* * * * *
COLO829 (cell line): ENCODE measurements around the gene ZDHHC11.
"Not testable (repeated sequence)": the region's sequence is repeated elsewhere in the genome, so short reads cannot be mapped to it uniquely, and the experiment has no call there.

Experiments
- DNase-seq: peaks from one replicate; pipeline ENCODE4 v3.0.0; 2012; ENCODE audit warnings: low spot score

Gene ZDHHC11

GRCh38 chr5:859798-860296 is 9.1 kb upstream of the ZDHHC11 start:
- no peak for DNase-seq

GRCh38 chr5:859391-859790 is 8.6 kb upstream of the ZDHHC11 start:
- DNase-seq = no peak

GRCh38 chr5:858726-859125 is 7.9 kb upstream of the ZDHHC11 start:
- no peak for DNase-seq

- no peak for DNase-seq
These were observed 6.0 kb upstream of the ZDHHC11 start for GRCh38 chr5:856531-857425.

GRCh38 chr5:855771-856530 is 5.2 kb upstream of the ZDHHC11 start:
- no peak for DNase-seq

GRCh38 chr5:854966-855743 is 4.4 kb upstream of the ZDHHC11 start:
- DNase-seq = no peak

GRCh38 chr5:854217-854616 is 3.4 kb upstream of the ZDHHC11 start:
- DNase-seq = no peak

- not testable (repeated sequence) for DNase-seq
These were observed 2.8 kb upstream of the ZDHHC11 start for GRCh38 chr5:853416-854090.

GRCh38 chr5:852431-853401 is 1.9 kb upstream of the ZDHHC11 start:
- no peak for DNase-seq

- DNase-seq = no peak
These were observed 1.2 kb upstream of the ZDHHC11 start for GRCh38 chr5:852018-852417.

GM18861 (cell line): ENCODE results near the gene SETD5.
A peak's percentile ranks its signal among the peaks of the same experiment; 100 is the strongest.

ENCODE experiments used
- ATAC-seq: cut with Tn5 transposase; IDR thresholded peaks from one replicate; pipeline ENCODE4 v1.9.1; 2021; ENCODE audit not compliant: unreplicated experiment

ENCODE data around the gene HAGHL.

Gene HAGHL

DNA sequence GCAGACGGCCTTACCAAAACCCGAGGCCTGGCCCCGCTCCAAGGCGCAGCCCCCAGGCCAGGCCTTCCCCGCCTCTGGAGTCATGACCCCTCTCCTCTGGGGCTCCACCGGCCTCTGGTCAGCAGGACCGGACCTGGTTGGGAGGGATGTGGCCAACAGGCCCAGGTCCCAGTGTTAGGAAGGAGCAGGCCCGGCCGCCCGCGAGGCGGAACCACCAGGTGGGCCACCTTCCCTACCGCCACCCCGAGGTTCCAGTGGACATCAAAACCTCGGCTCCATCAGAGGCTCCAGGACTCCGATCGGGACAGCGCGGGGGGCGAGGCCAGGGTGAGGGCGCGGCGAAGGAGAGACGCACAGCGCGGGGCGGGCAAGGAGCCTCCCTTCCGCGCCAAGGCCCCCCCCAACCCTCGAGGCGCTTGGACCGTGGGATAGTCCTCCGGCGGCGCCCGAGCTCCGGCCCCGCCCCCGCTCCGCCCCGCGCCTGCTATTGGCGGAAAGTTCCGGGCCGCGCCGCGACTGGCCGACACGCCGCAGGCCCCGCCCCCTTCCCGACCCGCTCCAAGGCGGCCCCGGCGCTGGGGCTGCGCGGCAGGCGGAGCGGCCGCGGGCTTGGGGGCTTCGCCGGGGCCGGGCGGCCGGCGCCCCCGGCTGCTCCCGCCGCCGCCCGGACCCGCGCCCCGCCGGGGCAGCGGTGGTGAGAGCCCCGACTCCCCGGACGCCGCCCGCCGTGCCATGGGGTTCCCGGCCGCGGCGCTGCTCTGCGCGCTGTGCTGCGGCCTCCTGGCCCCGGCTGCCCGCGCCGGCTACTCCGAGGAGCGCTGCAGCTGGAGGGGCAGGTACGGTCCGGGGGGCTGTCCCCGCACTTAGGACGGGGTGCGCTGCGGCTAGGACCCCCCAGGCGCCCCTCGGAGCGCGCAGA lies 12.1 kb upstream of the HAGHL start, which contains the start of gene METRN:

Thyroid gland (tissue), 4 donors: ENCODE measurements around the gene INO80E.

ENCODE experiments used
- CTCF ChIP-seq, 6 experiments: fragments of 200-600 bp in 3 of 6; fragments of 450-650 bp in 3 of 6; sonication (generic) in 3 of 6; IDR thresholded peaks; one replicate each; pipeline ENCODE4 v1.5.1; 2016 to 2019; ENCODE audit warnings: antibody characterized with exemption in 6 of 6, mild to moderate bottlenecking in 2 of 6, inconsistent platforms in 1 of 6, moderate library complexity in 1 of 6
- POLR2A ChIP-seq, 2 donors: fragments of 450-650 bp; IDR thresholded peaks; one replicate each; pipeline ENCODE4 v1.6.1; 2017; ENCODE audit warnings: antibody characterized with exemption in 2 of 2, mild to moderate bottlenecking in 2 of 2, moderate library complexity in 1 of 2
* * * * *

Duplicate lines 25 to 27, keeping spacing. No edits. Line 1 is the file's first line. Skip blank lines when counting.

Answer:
These were observed 1.2 kb upstream of the ZDHHC11 start for GRCh38 chr5:852018-852417.

GM18861 (cell line): ENCODE results near the gene SETD5.
A peak's percentile ranks its signal among the peaks of the same experiment; 100 is the strongest.